The promise of ‘zero touch’ payroll

If you talk about so-called ‘zero touch’, or highly automated, payroll, most people imagine a robotic or artificial intelligence system doing everything from A to Z, with no human interaction. But this is not necessarily the case.

Twenty years ago, people handled their payroll using bits of paper and a calculator. Today, most of the calculations are undertaken using payroll applications.

But human intervention is still required to verify that everything has been done correctly as most systems do not yet have this capability. Software can pick up data from an HR system, load it into payroll one and produce a report that identifies errors, but humans are still needed to look at the report, evaluate any issues and correct them if necessary.

For example, a simple verification report compares two columns and highlights any differences in yellow. The system is able to compare pay slips, confirm that salaries and commission are the same, or check expenses against a submitted expense report.

In other words, it can look at items A and B and tell you when there is a difference, but it cannot tell you why there is a difference. Humans are still required to deal with those exceptions.                                        

Nonetheless, there is a common misconception that software will soon put all payroll professionals out of a job – despite the fact there will always be exceptions that require human intervention.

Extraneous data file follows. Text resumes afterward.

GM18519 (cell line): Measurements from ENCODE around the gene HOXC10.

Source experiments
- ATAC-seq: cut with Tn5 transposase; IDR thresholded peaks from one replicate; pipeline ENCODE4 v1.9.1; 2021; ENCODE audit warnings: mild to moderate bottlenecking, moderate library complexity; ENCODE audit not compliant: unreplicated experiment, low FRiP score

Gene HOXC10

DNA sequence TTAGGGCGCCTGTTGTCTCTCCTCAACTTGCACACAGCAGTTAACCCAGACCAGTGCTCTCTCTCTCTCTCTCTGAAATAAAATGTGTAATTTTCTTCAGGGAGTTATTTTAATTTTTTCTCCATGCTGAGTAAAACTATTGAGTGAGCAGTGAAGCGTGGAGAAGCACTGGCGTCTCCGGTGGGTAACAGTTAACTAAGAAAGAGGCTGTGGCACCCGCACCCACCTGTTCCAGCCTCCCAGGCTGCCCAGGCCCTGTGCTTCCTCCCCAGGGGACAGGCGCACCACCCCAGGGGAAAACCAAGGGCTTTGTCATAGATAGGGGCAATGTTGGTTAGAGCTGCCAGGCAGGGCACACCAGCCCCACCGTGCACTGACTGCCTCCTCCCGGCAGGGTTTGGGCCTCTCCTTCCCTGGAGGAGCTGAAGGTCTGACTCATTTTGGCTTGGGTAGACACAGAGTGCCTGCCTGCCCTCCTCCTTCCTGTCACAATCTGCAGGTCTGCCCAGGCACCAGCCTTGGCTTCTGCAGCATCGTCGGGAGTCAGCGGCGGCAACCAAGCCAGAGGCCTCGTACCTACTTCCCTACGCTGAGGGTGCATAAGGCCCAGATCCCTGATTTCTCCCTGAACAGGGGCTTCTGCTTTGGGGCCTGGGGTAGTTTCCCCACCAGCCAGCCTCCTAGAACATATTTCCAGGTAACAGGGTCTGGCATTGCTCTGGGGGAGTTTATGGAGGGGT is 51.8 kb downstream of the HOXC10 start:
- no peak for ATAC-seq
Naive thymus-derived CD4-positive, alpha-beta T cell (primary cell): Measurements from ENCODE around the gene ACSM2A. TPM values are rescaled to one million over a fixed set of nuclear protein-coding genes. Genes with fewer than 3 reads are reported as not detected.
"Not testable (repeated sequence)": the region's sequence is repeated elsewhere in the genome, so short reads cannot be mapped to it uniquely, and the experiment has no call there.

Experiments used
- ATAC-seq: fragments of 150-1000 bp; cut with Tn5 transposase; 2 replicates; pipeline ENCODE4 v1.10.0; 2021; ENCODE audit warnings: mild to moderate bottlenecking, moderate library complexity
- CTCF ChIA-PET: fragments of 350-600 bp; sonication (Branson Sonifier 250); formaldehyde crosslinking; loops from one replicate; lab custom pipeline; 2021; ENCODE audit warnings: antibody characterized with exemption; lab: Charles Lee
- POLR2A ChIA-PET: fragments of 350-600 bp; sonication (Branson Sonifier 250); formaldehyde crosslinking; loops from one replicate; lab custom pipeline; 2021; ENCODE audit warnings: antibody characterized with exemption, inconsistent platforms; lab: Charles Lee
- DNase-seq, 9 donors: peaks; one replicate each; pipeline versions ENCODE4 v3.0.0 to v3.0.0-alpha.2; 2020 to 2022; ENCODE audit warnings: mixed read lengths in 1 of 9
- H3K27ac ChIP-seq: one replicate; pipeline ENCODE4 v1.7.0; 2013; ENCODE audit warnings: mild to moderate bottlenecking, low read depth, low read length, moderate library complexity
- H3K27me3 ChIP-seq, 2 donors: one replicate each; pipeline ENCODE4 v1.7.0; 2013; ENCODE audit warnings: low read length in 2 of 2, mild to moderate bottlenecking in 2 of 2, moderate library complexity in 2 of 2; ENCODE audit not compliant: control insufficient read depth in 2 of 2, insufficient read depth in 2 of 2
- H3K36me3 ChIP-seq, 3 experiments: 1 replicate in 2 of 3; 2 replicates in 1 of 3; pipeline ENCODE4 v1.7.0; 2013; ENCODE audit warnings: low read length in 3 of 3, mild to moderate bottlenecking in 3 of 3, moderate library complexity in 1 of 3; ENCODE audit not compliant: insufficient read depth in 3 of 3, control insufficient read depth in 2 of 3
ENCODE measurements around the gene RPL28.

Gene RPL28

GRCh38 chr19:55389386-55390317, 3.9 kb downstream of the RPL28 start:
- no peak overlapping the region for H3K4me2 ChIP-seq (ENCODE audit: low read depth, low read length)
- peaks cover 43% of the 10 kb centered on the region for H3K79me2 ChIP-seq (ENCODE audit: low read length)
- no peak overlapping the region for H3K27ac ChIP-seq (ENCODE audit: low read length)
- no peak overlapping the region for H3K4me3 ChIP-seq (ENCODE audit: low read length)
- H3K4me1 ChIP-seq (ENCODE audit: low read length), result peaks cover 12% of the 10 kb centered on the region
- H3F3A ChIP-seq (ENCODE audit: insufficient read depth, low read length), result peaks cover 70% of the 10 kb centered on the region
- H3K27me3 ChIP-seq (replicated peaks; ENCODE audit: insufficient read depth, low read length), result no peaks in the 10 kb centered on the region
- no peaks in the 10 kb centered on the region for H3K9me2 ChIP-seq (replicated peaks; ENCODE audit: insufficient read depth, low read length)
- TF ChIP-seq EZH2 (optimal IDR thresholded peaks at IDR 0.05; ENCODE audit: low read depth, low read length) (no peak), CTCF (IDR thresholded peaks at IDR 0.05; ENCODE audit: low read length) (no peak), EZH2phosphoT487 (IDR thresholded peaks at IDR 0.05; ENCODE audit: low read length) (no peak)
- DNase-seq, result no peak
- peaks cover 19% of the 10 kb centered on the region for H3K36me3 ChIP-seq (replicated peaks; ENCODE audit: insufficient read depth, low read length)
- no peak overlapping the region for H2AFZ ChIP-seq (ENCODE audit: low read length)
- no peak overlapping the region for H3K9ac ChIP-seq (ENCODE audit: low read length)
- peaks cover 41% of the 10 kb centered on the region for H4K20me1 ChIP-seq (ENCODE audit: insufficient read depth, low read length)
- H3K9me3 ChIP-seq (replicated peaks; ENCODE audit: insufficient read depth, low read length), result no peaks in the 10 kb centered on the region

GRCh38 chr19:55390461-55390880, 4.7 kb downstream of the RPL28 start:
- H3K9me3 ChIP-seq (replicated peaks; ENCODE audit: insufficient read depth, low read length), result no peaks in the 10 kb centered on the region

Benefits and challenges

One of the key ideas behind the ‘zero-touch’ payroll model is that, because it automates repetitive manual activities, it should free payroll workers up to focus on higher value business tasks. If people only need to spend, say, half of their time processing payroll, the rest can go on strategic planning or activities to help the business move forward.

For example, if you are a payroll manager at a global finance company and headcount has increased by 20%, you would now have the time to consider what possible steps to take in light of your profit and loss situation. Understanding the situation here is important because the payroll of most international firms accounts for between 40% and 60% of their profits. This means that if a certain location has particularly high expenses levels, it is important to know why.

But ‘zero touch’ payroll systems can also help in bringing down error rates. Traditionally, for a manually processed payroll, the error rate is about 8%. When technology does the heavy lifting though, error rates tend to be reduced and with them, costs. 

As to how to get there, this can be quite challenging. The success or failure of any project here will depend largely on effective change management, which involves understanding the business environment, educating key stakeholders and standardising processes.

It is vital that employees understand what the proposed changes will mean, what their implications are and what benefits they will deliver for them personally. Otherwise, resistance will set in and the project is likely to fail. 

But once staff are clear about how ‘zero touch’ payroll can help them work more strategically and increase their personal value, they can then start thinking about how the new system could help them better achieve their personal goals. In some cases, it might even lead to the creation of new, higher-value and more interesting roles that could not have existed previously – and that has to be worth it.

Lee-ann Kilroy 

Lee-ann Kilroy is solutions support director at global payroll services provider, iiPay. She joined the company from a UK top 40 accountancy firm and has held key leadership roles in its operations, implementation and project management teams. Lee-ann works alongside the company’s enterprise team to provide custom solutions for all accounts.